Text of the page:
Sea Hawk (1940)

The Sea Hawk
Rating: ***** (Essential)
Origin: USA, 1940
Director: Michael Curtiz
Source: Warner Bros. DVD

Shortly after the success of Captain Blood (1935), Warner Bros. optioned Blood author Rafael Sabatini’s The Sea Hawk as a follow-up vehicle for Errol Flynn; but production was postponed, partly because the plot of Hawk was too similar to that of Blood. Several years passed, war between Britain and Germany began to appear inevitable, and the British production of Fire Over England provided a model for an American approach to the same historical events. The Sea Hawk project was revived, retaining the title but with a new story by Howard Koch and Seton Miller (who a year later would write Casablanca), a tale set during the run-up to the Spanish Armada that sent Flynn back to Elizabethan England for the second time in two years. Besides providing the model for the story, Fire Over England also gave the movie its queen in the form of Flora Robson, reprising her memorable rôle of Elizabeth I.

The film starts with the English queen’s opponent, Spain’s King Philip II, sending his suave ambassador (Claude Rains!) to England to string Elizabeth along while Spain builds her Armada for an invasion. Only England stands between a ruthless tyrant and his conquest of the world. (Sound familiar? The movie was released just before the commencement of the London Blitz.) However, on approaching England the ambassador’s galley, rowed by English slaves, is attacked by an English privateer captained by Geoffrey Thorpe (Flynn). Superior English gunnery, followed by a fierce boarding action (“It’s cutlasses now, men!”), carries the day; the slaves are freed, and Don Alvarez and his niece (the tepid Brenda Marshall) are taken. Thorpe wryly promises to deliver them to the queen—along with the loot from their sinking galley. It’s just about the best first twenty minutes of any swashbuckler.

Meanwhile, England’s royal court teems with the schemes and intrigues of the queen’s ambitious advisors. Here comes the excellent Henry Daniell again, once more treacherously plotting—why wasn’t he run out of London after Elizabeth and Essex? But the queen is his match; when Daniell and Rains complain about the privateers, Elizabeth publicly reproaches the Sea Hawks, especially Thorpe—and then congratulates him in private. She even allows Thorpe to persuade her to give him tacit permission to attack the annual Spanish treasure convoy in Panama.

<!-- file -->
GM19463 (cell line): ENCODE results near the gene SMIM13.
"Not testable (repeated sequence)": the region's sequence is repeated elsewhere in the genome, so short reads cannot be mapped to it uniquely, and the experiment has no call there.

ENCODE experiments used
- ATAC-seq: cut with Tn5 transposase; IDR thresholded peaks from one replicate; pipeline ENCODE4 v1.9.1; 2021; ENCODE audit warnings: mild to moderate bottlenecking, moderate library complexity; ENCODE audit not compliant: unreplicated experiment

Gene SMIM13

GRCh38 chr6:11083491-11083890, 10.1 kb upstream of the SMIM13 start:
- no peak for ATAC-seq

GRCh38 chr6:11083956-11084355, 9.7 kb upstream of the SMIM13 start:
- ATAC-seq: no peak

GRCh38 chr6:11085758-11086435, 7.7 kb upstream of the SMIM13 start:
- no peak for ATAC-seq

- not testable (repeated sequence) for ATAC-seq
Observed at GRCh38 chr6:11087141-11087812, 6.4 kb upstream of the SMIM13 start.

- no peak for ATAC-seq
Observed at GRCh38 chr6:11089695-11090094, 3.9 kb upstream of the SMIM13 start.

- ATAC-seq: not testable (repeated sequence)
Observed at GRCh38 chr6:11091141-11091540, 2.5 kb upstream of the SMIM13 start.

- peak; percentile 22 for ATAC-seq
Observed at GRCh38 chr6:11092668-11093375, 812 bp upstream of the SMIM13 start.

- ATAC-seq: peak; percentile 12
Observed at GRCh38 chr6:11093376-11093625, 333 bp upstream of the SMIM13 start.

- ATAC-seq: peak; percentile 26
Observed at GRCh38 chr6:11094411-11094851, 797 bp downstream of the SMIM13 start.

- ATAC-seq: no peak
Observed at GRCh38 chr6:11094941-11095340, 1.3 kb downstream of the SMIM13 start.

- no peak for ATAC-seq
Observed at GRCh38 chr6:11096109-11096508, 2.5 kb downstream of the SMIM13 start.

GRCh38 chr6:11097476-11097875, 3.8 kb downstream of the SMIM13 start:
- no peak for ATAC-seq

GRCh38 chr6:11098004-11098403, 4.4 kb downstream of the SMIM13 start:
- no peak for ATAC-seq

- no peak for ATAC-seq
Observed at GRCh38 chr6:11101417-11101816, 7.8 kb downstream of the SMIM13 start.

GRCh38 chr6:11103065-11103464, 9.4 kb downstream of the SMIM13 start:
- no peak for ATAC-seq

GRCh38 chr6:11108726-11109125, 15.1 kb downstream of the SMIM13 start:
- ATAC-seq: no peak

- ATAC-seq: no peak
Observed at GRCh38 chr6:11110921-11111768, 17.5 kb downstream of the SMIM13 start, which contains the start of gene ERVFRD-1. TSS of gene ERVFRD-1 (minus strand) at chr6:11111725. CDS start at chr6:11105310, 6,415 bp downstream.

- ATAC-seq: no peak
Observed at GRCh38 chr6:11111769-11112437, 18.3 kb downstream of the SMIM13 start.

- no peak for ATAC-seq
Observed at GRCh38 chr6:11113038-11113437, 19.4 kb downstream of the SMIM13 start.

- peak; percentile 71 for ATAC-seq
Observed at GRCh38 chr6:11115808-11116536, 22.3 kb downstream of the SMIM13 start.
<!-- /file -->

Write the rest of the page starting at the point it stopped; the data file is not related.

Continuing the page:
But there is treachery and Thorpe is betrayed, though the ambassador’s niece, who’s fallen in love with him, tries too late to warn him. In Panama Thorpe and his crew are captured, and the Inquisition sentences them to life as galley slaves. Then things get serious.

With the great Michael Curtiz directing, Orry-Kelly on costumes, and a soundtrack, possibly his most magnificent, by Erich Wolfgang Korngold, Warners had their A-team on this picture, and it shows. Flora Robson is tremendous as Elizabeth, the escape of the galley slaves is taut and suspenseful, and Flynn gets to do some of his finest swashbuckling in the exciting finale. Watch for Fritz Leiber, Sr., in a brief rôle as the vulturine Inquisition judge; fine supporting work from Gilbert Roland as Captain Lopez, the only honorable Spaniard; and a mischievous pet monkey that will feel familiar to fans of the Pirates of the Caribbean series.

Sea Hawk (1924)

The Sea Hawk
Rating: ***
Origin: USA, 1924
Director: Frank Lloyd
Source: Warner Bros. DVD

The Sea Hawk

Pirates at last! The Sea Hawk features Wallace Beery as a piratical rogue a full ten years before his star turn as Long John Silver in Treasure Island. Here he also plays a loveable villain named Captain Jasper, opposite star Milton Sills as Sir Oliver Tressilian, who I’m convinced was cast mainly for his burning gaze and the fearsome way he slowly clenches his fist when contemplating revenge on his betrayers.

The story is based on Rafael Sabatini’s 1915 novel, which had been revived in the wake of the worldwide success of his Scaramouche and Captain Blood. This film hews much more closely to the novel than the later version with Errol Flynn. It tells the story with an old-fashioned melodramatic staginess that was already going out of style, especially in the movie’s first act, an Elizabethan soap opera (with dueling) that sets up why Tressilian, one of the queen’s former “sea hawks,” gets himself shanghaied onto a pirate ship. That’s when the rapscallion Beery enters the picture, and the real fun begins.

Suddenly, sea battles! And not filmed with models or miniatures, either, they built real ships for this, a barque and two galleys, and the clashes between them are pretty spectacular. Betrayed in England, made a galley slave by Spain, Tressilian renounces Christianity and joins the pirates of Algiers to take his revenge on the world. He becomes a corsair captain, and in due time he captures the rogue Beery who originally captured him. The two join forces, and rascally antics ensue. Also alarums, excursions, abductions, impersonations, leering lechers, spying eunuchs, and vengeance-turned-to-ashes-in-one’s-very-mouth. That slow and stagy start? All is forgiven.